Clinical determinants distinguishing communicating and non-communicating hydrocephalus in childhood tuberculous meningitis at presentation

dc.contributor.advisorSolomons, Regan
dc.contributor.advisorVan Toorn, Ronald
dc.contributor.authorBovula, Siyabulela
dc.date.accessioned2023-01-26T06:42:29Z
dc.date.available2023-01-26T06:42:29Z
dc.date.issued2022-12
dc.description.abstractABSTRACT Introduction: Hydrocephalus occurs in up to 80% of children with tuberculous meningitis (TBM), of which the majority (70-80%) is of a communicating nature. Communicating hydrocephalus develops when cerebrospinal fluid (CSF) obstruction occurs at the level of the tentorium, whilst non-communicating hydrocephalus emanates from basal exudates that obstruct the outflow foramina of the fourth ventricle. Identifying the type of hydrocephalus is of critical importance since communicating hydrocephalus can be medically treated with diuretics whilst non-communicating hydrocephalus requires surgical CSF diversion. Conventional neuroimaging does not allow differentiation of the type of hydrocephalus. In resource-limited settings, air-encephalography is the only investigative modality that allows differentiation. en_ZA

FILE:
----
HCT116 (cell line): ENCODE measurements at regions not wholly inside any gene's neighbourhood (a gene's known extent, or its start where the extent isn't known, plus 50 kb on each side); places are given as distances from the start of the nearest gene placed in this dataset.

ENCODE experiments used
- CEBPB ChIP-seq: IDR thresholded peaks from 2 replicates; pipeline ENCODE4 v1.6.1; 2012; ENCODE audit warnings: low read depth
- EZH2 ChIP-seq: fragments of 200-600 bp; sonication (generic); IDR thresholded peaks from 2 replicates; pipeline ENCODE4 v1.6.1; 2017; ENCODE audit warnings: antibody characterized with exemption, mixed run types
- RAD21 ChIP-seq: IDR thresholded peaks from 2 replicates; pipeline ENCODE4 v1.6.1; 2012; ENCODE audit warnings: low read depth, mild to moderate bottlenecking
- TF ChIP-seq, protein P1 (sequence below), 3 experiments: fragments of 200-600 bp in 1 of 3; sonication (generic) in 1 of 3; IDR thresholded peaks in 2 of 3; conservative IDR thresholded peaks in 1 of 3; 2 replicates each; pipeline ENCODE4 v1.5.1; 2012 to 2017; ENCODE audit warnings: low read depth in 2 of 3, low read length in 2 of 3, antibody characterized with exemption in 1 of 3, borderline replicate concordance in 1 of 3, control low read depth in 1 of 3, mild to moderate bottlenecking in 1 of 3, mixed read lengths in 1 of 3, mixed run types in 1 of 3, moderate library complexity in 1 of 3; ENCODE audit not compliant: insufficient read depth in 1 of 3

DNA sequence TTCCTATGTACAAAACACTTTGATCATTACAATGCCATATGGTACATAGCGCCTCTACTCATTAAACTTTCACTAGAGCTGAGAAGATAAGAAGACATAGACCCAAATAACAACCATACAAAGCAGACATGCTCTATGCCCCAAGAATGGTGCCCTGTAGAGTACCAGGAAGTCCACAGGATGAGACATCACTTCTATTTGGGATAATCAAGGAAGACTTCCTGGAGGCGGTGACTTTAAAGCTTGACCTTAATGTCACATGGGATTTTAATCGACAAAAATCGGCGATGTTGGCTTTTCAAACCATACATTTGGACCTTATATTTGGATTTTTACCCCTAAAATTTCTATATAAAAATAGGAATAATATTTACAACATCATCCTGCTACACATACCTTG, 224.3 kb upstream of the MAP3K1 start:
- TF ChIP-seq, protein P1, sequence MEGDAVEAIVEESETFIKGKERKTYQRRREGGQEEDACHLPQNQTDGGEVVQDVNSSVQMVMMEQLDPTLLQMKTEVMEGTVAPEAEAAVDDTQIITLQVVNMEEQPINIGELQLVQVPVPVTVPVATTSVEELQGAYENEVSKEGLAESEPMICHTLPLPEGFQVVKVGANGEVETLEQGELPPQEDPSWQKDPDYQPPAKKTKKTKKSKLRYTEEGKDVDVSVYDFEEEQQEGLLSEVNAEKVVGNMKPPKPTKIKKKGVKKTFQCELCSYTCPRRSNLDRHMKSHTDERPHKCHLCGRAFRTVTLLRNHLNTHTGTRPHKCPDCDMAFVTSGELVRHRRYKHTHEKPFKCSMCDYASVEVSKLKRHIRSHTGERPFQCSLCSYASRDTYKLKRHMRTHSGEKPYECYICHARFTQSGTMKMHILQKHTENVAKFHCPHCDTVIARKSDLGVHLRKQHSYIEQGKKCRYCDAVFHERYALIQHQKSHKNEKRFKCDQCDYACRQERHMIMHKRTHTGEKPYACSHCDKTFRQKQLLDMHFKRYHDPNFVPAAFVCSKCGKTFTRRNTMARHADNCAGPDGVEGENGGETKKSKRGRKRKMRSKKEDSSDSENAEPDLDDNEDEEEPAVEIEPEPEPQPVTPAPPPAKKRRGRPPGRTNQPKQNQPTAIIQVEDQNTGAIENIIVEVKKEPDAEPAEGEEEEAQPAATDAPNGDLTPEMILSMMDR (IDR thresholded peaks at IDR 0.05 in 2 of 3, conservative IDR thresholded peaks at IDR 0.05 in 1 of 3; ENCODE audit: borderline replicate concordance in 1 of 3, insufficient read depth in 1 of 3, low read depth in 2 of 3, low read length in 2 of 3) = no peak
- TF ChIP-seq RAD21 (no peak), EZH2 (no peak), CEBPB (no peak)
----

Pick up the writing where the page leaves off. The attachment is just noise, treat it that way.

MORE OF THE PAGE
dc.identifier.urihttp://hdl.handle.net/10019.1/126389
dc.language.isoen_ZAen_ZA
dc.subjecttuberculous meningitisen_ZA
dc.subjectchildhooden_ZA
dc.subjecthydrocephalusen_ZA
dc.titleClinical determinants distinguishing communicating and non-communicating hydrocephalus in childhood tuberculous meningitis at presentationen_ZA
dc.typeThesisen_ZA
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